Sunday, April 14, 2024

Wolfe’s Woofer: Marriage Stone

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“Well, climbing up that ruin certainly wasn’t very much fun.”
“I’m sorry you didn’t enjoy it,” the tour guide said. “Most people do.”
“Don’t pay any attention to Helen,” one of the tour group members said. “So far she hasn’t been happy with anything on our vacation.”
I had been in San Ignacio and decided to visit the ruins at Caracol. While there, I had fastened myself to a group of tourists out of Belize City who, with the exception of Helen, were enjoying themselves immensely.
“It’s way too hot out here. Why don’t they have a juice bar for refreshment?” Helen asked.
“Lady,” the guide said, “We’re in the middle of the jungle.”
“Still, there’s no reason why things can’t be civilized,” she said. “even just a temporary bar would do. I sure could use a mai tai right now.”
I’ll say this much for the woman—she was persistent as well as annoying. She never quit bitching during the entire tour.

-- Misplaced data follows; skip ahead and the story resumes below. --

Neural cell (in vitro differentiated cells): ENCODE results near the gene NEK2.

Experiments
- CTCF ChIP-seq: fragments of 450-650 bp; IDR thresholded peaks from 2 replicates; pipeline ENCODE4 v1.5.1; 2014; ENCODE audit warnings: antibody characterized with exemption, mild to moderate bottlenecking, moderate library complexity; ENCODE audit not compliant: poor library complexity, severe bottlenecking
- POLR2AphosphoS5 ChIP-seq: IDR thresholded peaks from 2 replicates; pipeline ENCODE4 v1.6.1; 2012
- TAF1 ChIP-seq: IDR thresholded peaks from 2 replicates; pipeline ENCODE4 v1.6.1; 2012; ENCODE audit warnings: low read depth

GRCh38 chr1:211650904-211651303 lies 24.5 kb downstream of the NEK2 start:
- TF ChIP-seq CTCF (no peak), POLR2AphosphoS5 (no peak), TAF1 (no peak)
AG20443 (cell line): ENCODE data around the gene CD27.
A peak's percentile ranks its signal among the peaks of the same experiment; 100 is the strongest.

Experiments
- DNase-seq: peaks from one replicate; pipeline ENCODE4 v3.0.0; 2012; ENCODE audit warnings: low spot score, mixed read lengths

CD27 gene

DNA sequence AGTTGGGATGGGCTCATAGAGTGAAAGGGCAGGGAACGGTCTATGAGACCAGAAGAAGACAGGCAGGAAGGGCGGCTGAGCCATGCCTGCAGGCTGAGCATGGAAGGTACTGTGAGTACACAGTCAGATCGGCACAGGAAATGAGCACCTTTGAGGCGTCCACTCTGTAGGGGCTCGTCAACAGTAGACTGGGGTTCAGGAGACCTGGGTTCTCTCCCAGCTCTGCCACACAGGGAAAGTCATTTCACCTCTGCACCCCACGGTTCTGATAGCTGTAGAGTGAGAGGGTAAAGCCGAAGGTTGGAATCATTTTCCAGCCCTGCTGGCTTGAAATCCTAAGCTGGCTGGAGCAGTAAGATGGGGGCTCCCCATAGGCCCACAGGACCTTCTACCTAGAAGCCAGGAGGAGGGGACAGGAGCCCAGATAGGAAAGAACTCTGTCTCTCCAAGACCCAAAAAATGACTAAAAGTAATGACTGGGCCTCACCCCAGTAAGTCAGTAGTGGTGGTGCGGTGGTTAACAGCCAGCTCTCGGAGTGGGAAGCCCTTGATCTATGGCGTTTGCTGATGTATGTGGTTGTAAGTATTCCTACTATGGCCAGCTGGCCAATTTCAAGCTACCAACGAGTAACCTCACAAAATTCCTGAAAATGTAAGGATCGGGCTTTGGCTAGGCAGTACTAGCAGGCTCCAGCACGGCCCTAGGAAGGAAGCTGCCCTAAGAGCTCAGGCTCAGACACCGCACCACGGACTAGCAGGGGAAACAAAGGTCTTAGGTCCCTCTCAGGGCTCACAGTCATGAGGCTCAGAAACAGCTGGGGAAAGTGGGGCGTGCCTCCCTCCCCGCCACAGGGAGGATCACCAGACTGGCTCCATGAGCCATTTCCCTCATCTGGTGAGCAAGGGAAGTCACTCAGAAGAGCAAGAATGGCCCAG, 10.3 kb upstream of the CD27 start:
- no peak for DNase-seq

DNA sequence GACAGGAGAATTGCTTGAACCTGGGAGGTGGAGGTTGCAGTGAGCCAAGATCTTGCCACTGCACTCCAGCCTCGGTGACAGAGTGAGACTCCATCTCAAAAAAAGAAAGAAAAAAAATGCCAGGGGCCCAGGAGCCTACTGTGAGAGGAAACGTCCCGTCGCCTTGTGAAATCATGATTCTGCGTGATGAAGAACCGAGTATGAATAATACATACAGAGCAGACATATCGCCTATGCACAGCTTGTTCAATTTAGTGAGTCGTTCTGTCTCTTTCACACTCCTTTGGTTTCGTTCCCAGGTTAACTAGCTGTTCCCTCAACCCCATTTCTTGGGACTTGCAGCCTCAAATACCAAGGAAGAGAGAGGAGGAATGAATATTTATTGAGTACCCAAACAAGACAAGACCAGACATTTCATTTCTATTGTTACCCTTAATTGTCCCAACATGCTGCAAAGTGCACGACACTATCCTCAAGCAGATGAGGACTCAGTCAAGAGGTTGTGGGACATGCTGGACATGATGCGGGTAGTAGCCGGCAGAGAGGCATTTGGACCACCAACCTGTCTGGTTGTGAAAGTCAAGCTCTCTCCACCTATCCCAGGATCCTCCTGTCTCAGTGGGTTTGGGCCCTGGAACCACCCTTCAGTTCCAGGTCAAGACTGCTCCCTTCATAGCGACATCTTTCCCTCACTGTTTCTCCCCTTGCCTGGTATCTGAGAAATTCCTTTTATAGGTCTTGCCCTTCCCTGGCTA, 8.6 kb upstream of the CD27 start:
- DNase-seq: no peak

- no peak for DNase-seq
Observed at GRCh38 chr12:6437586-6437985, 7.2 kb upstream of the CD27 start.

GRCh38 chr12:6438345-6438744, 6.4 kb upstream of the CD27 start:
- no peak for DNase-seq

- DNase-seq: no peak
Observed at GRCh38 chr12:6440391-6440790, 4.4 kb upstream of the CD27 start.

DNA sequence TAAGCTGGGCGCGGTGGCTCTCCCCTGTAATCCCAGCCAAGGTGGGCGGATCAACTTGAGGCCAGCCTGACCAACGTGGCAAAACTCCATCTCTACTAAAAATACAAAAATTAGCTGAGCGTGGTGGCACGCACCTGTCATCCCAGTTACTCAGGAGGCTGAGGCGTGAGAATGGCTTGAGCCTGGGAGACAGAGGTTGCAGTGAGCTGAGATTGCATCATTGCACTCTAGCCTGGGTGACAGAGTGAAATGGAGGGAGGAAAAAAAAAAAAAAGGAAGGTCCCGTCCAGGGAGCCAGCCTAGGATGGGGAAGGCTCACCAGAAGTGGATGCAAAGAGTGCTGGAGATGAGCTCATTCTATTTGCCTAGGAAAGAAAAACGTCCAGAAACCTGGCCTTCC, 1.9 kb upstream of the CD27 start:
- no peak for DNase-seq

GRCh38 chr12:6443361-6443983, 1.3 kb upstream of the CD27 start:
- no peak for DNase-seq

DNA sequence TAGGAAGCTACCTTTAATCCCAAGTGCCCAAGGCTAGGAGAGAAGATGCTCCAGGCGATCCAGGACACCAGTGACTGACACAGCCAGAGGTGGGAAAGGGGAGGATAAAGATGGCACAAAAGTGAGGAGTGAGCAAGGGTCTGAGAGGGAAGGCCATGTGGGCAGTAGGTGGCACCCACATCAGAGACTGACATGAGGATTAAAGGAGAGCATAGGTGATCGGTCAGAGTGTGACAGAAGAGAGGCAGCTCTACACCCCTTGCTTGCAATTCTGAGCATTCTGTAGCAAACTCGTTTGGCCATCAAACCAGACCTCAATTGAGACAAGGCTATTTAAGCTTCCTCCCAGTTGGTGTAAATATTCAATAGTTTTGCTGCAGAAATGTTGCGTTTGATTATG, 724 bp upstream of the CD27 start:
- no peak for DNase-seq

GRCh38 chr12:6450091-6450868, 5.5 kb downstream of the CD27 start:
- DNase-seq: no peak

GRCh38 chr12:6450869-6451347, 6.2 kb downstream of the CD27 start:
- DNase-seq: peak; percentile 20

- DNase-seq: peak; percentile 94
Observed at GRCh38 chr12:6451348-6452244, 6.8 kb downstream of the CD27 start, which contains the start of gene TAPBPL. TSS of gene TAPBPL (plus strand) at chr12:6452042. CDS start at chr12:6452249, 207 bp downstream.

As we left the park the guide said, “You’ll notice the large smooth stone behind the fence near the exit. It is known locally as the Marriage Stone. Local Maya people swear that anyone who kisses it will meet their future mate within a short time.”
“I’ll try it,” Helen said. “It’s cheaper than on-line dating service.”
“I’m sorry,” the guide said. “That part of the park is already closed. They’ve already locked the gates but perhaps you can do it on your next visit.”
“Well, that’s pretty dumb,” Helen said. “I’ll never be back here so I’ll never get to kiss that stupid rock.”
“Legend is that it works just as well if you kiss the lips of someone who has kissed the stone,” the guide told her.”
“Let me guess,” she said. “This is the part where you tell me that you’ve kissed it.”
“No ma’am, but I have sat on it.”

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